At this precise moment in his life, Zachariah’s opportunity had come. This truly is such a privilege for a priest. Now while he was faithfully going about his task of service and the people were outside praying, “there appeared to him an angel of the Lord standing on the right side of the altar of incense” (1:11). There is no surprise as to how Zechariah responded to this. Luke writes, “Zechariah was troubled when he saw him, and fear fell upon him” (1:12). This was not an usual occurrence, especially given the fact that for the last 400 years God had not sent any prophets to the people of Israel. The angel tells him, “Do not be afraid, Zechariah, for your prayer has been heard, and your wife Elizabeth will bear you a son, and you shall call his name John” (1:13). Zechariah’s prayer likely included a petition to God for salvation in Israel and for a child.
The angel then tells him that they will experience joy and gladness (1:14). This will occur because of the wonderful news of having a child, but also because of what the child will do. The angel goes on to say that this child “will be great before the Lord” (1:15). This is amazing. While there was a King in Israel who was brash, boastful, and brutal called Herod the Great, the reality is that someone who was truly great was going to be born. Now when the world saw John, they saw a mad man, or someone who was considered extreme. But Jesus said “I tell you, among those born of women none is greater than John” (Luke 7:28). God had a view of John that was different to what the world saw.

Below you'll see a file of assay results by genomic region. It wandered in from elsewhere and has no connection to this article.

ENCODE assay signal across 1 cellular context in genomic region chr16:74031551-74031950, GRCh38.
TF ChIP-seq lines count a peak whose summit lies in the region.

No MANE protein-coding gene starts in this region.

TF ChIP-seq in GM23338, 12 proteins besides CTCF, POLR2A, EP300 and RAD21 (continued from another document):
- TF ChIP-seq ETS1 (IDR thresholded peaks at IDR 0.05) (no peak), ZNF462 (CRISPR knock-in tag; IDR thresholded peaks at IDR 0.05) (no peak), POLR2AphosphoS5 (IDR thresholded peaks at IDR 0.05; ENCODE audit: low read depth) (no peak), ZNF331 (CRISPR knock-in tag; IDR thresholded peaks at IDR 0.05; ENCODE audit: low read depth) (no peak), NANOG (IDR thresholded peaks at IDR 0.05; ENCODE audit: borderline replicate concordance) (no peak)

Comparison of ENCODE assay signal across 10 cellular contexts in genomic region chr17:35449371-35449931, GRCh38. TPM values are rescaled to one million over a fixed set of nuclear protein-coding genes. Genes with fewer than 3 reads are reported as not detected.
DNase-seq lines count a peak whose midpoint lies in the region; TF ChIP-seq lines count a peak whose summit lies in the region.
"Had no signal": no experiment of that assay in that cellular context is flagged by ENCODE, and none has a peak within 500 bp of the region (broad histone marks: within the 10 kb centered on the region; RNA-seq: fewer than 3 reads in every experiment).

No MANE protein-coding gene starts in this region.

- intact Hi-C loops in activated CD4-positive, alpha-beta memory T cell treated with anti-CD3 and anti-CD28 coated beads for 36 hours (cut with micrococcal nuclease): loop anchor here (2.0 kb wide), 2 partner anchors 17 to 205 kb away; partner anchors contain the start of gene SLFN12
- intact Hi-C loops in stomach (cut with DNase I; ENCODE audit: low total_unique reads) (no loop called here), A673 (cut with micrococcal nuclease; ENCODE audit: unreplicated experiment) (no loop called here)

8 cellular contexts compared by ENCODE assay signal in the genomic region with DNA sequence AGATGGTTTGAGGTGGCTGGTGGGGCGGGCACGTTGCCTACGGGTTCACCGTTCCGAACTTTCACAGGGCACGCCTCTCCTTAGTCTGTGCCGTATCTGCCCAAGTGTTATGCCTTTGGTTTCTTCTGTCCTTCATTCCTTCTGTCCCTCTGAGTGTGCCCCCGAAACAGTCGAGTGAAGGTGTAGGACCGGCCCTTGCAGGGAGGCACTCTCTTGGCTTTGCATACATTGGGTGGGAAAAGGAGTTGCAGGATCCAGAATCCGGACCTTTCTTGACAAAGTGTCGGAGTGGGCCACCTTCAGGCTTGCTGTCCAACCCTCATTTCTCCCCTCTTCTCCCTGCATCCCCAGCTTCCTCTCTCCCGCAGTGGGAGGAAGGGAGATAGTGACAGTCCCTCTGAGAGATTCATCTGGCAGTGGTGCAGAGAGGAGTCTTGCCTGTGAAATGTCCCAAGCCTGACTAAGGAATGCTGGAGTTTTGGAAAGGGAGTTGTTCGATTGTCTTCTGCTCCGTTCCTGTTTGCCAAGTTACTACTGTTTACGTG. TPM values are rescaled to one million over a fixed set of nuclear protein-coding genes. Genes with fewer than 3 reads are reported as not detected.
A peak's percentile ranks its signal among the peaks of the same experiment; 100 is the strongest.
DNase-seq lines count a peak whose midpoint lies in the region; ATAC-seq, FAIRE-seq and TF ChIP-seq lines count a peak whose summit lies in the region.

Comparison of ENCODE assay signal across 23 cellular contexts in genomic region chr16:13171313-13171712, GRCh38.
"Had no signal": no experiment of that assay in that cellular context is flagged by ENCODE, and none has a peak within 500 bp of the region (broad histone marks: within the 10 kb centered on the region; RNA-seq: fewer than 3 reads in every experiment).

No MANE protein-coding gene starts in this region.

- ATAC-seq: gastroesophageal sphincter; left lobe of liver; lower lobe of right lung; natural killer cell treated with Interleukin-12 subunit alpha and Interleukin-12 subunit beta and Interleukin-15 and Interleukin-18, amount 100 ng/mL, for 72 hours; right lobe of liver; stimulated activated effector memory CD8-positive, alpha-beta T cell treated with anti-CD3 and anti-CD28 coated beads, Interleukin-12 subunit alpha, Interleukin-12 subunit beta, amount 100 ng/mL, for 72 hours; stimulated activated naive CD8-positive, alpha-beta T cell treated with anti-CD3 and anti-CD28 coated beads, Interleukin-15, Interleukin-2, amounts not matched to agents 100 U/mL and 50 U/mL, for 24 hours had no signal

John’s greatness had nothing to do with political influence, national expansion or wealth like Herod the Great. John’s greatness was seen in the character of a man that proclaimed God’s Word. Later on when he grows up he preaches repentance and announces to the world the arrival of the Messiah (John 1:29). He was a bold preacher of God’s Word. He even called Herod Antipas out for his sexual immorality, and this led to John’s death. What we learn here is that true greatness does not come from the world’s opinion, but rather from God’s opinion. The world is seeking greatness, but if this is separated from what God calls great it is worthless. The angel went on to say that John is to abstain from alcohol and that “he will be filled with the Holy Spirit, even from his mother's womb” (1:15). This is the only occurrence in the New Testament of a person being born again before they were born. His mission and manner are described as follows,